Love marriage – introduction
Marriages are considered a solemnization of conjugal rights and duties towards each other.
Law only bisects void, voidable and valid marriages rather than love or arranged ones. It falls under the ambit of civil law which discourses about rights in personam irrespective of religion, sex, caste or belief.
The intra-religion marriage of major Hindus falls under the roof of the Hindu Marriage Act, 1955 whereas, inter-religion and intra-gender ones are covered under the Special Marriage Act, 1954.
An arranged marriage is when your parents find you a spouse and you have little to no say in the matter. Love marriage is when you choose your own spouse. Love marriages are not always accepted in India because some people believe that arranged marriages are more successful. In India, love marriages are not as common as arranged marriages.
What are the obstacles to love marriage in India?
There are a number of obstacles that can arise when trying to get a love marriage approved in India.
- The first and most obvious obstacle is the disapproval of the parents. If the parents do not approve of the relationship, it can be very difficult to get them to agree to a marriage.
- There can be issues with caste, religion, and class that can make it difficult for couples to get approval from their families.
- If the couple is not financially stable, their families may feel that it is not a good idea for them to marry.
- The couple may also face resistance from their own friends, who might not think that they are capable of making a good marriage.
- If the couple does not have jobs or the boy is not well settled, it is unlikely that their families will support them marrying.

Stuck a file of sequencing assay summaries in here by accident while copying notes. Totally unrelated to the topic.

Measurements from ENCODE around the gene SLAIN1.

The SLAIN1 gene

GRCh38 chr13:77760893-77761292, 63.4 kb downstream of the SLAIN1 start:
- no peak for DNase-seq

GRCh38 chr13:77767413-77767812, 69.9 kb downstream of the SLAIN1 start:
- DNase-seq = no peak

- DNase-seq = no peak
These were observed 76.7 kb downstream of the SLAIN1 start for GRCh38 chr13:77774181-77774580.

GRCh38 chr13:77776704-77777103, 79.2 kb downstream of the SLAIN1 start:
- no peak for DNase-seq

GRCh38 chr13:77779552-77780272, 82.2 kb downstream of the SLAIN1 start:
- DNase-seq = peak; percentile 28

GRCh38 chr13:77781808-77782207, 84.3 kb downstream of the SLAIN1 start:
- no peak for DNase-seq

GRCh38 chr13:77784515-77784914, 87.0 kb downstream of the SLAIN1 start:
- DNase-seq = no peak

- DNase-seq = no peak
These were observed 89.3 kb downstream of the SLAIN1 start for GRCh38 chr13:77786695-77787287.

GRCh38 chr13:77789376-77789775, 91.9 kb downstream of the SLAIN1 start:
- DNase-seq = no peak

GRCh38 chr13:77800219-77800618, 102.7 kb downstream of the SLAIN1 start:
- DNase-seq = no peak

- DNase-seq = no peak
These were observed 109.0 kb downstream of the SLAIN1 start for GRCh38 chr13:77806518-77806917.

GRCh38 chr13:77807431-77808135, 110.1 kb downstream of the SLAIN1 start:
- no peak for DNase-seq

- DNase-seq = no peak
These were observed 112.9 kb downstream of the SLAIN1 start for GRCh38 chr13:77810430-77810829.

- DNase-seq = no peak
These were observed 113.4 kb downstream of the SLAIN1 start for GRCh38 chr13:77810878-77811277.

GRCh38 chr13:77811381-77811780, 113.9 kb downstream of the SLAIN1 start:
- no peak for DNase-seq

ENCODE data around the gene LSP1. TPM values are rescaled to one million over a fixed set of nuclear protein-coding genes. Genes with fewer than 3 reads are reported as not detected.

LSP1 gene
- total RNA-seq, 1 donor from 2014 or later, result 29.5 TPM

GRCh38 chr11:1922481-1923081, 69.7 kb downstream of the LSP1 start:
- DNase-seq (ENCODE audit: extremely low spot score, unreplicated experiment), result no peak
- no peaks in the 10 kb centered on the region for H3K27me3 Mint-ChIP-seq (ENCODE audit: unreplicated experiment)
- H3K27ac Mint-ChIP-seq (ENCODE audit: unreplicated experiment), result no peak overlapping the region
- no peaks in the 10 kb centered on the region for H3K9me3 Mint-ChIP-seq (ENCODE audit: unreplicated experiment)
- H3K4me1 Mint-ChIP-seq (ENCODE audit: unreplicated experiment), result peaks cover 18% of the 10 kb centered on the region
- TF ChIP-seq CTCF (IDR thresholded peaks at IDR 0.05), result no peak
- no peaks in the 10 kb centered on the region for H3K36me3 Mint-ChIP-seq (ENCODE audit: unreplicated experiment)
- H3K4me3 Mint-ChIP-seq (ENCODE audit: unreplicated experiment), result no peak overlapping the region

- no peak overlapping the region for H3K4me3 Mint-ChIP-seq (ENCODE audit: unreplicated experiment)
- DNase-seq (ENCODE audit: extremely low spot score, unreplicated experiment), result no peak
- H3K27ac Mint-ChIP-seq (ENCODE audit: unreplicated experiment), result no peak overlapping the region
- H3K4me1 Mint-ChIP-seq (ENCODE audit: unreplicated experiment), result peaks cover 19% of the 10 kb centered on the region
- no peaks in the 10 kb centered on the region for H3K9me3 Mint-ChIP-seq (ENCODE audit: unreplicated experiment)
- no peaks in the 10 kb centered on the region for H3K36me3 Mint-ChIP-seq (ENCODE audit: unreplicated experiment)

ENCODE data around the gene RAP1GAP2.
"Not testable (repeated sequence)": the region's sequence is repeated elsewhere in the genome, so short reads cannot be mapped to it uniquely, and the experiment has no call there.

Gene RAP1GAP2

- If either of the couple is already married to someone else, they will face strong opposition from their families.
- The couple may also be prohibited from marrying by their religious organisations.
Society, the Indian Constitution and love marriage
The patriarchal autocracy of society intervenes in the concept of love marriage. Communism and religion ideology is still breathing in the minds of people in India. There was a time when police officials of states like Delhi, Haryana, Uttar Pradesh and Punjab used to send notices to places where couples intending to marry by own choice resided. Nevertheless, recent developments and precedents termed these practices as arbitrary use of law for infringement of privacy of individuals.
The societal retort toward love marriages is leading the matters of honour killings. Honour killings are homicide by escaping behind the reasoning of breach of prestige. In the landmark judgment of Shakti Vahini vs. Union of India1 court iterated that, honour killings for love marriages are a violation of Articles 19 and 21 of the victims2. The sovereign of India provides a freedom and liberty to two adults to choose their partner and solemnize their marriage consensually3.
In Bhagwan Das vs. State (NCT) of Delhi4 the court stated that the matters of honour killing acts as a blot on the nation by contradicting de jure rights of individual to love and marry.
Key requisites of a valid marriage
1. The person must not have a living spouse
2. Age of the girl for marriage is 18 years and the boy is 21 years
3. Free Consent
4. Fulfilling conditions under Section 5 of the Hindu Marriage Act, 1955 in the case of Hindus
Existence of love marriages in the eyes of Indian laws
After relying on the aforementioned legal facets, it can be summed up that the law does not bar love marriages.
Subsequently, this is one of the causes behind mushrooming number of love marriages. While discoursing about generality, such wedlocks are not supervening over the count of arranged marriages yet, marking an evolutionary existence. The courts in India are also circumventing the hurdles before love marriages through various guidelines in the form of precedents.